There are several ways to collect money from a tenant who doesn't pay the required rent. Some are faster or easier than others.
Q: I rented the home I own to a tenant in May because I wanted to move in with my mom, who is 93 and needs help on a daily basis. The man I rented my home to never sent me a payment, so I evicted him and then sued him in small claims court for the money I am owed. The judge awarded me a $4,950 judgment, but now I can't find the tenant to collect. What can I do?
A: There are several ways to track down a deadbeat tenant, though some are more costly than others.
Start by visiting the area's local post office to see if you can get the tenant's new address. If you can, send him a copy of the court's decision by certified mail and demand the payment that the judge ordered.
If the post office can't help, or if the tenant simply ignores your correspondence, consider contacting all the personal references he listed on his original rental application to see if they know where he's living now. Be careful of what you say, though, because some deadbeats have successfully sued their previous landlords for slandering their character to their family, friends or employer.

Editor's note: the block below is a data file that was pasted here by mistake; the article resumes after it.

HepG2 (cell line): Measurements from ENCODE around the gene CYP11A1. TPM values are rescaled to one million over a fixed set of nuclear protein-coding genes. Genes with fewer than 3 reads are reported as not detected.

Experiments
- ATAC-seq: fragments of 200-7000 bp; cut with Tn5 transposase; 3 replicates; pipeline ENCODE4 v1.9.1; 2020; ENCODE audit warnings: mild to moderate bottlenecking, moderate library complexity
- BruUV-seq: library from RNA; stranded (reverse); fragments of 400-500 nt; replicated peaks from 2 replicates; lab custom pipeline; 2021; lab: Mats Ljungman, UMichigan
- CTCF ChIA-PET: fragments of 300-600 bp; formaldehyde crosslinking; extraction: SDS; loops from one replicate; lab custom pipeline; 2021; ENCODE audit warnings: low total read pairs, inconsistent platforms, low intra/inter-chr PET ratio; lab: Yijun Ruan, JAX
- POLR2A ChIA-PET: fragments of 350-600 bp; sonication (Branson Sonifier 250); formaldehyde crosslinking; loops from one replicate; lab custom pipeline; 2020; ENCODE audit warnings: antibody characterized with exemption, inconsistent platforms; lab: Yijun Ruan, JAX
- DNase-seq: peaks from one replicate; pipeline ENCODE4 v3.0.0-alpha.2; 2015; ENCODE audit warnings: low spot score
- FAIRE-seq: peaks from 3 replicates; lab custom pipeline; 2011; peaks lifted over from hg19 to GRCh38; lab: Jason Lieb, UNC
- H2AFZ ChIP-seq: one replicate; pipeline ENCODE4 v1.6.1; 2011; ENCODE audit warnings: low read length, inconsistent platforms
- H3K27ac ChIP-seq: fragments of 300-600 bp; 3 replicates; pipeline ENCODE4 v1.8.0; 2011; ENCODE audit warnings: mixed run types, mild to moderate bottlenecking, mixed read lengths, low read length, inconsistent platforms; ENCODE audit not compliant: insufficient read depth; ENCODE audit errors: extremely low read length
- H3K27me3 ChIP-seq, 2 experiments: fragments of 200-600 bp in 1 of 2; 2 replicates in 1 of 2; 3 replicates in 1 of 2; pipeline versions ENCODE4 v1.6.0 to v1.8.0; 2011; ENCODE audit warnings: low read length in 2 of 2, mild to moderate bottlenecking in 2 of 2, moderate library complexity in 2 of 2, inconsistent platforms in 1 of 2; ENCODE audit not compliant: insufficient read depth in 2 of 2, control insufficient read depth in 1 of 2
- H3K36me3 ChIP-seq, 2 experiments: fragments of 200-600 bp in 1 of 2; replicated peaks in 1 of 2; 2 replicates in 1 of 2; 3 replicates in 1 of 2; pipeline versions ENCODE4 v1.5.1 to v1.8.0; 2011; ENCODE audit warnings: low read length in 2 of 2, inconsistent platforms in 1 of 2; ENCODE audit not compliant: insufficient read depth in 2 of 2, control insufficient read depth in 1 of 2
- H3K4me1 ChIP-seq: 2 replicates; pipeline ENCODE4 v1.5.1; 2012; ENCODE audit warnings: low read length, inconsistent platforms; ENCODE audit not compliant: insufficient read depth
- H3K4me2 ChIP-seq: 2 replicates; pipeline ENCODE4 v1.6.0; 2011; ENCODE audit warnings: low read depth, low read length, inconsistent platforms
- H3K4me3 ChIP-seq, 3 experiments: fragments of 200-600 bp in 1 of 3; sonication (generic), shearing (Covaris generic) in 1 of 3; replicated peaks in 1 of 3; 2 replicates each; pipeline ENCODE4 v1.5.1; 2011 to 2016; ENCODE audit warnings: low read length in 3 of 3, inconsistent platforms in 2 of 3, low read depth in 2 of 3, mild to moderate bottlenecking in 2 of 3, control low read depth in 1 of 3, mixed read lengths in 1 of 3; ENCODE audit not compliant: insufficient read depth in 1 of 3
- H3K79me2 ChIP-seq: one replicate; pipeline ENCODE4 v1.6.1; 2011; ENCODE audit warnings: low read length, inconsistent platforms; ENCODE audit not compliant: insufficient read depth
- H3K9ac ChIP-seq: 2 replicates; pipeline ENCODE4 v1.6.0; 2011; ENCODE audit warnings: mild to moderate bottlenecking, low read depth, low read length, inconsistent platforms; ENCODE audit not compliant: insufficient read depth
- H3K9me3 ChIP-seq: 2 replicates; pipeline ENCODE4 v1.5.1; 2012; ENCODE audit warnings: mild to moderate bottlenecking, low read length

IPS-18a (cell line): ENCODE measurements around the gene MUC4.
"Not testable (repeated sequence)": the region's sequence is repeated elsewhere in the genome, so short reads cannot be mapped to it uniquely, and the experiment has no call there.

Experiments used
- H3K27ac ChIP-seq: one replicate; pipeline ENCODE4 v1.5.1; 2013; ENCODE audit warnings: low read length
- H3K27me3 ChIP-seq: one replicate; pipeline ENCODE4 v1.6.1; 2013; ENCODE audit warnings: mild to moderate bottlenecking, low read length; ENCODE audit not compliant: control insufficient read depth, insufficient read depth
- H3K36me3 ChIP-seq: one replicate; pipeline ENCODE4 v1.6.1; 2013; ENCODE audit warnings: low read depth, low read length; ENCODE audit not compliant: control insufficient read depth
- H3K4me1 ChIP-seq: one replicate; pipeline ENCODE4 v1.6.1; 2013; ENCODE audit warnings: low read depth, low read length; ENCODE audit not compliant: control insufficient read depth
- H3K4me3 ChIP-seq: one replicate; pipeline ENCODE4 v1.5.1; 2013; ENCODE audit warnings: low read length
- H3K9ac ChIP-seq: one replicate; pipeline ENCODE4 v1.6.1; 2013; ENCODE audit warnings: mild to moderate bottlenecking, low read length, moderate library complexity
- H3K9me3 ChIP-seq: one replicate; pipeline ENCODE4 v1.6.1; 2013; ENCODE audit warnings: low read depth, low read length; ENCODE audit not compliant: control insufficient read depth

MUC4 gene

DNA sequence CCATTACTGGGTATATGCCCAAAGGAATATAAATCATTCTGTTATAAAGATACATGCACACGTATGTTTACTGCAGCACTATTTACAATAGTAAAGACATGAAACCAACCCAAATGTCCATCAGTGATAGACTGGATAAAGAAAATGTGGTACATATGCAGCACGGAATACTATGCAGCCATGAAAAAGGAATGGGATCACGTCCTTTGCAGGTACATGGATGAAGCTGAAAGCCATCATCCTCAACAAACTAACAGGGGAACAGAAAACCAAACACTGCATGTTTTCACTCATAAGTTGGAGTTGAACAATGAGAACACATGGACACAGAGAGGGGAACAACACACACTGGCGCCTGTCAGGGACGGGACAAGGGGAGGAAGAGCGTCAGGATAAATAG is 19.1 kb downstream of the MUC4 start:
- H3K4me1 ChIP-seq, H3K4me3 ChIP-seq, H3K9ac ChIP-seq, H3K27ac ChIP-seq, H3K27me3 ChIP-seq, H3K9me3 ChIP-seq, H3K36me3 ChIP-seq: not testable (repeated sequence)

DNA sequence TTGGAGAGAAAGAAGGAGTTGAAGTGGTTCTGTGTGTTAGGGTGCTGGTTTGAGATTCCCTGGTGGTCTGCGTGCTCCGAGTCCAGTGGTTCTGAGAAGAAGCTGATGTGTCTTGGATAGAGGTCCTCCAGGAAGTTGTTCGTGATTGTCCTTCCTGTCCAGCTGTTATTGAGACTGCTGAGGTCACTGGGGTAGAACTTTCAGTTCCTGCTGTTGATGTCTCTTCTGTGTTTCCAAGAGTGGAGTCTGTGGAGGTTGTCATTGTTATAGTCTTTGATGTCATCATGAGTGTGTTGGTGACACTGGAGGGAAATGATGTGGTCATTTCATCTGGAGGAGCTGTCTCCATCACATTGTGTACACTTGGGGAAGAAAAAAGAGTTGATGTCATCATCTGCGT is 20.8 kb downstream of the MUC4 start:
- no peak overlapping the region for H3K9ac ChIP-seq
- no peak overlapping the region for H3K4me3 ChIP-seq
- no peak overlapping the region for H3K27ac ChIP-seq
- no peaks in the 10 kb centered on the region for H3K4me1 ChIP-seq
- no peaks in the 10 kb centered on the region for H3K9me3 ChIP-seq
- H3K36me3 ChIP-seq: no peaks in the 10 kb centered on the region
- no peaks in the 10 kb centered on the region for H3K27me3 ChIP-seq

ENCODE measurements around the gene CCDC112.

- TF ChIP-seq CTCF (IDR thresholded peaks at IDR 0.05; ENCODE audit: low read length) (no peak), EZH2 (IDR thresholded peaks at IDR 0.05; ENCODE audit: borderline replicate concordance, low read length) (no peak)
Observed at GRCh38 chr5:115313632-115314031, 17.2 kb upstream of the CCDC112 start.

You could also hire a collection agency to find him, though the firm may keep up to half (or more) of the money it recovers.
A less-expensive alternative might be to file an "abstract of judgment" against the former tenant at the local county recorder's office. An abstract is a brief summary of the lawsuit you have won and puts a lien on any real estate he might own in the area now or might try to purchase in the future. And, if he tries to get a loan or simply clean up his credit record later, the abstract might force him to settle his debt with you first.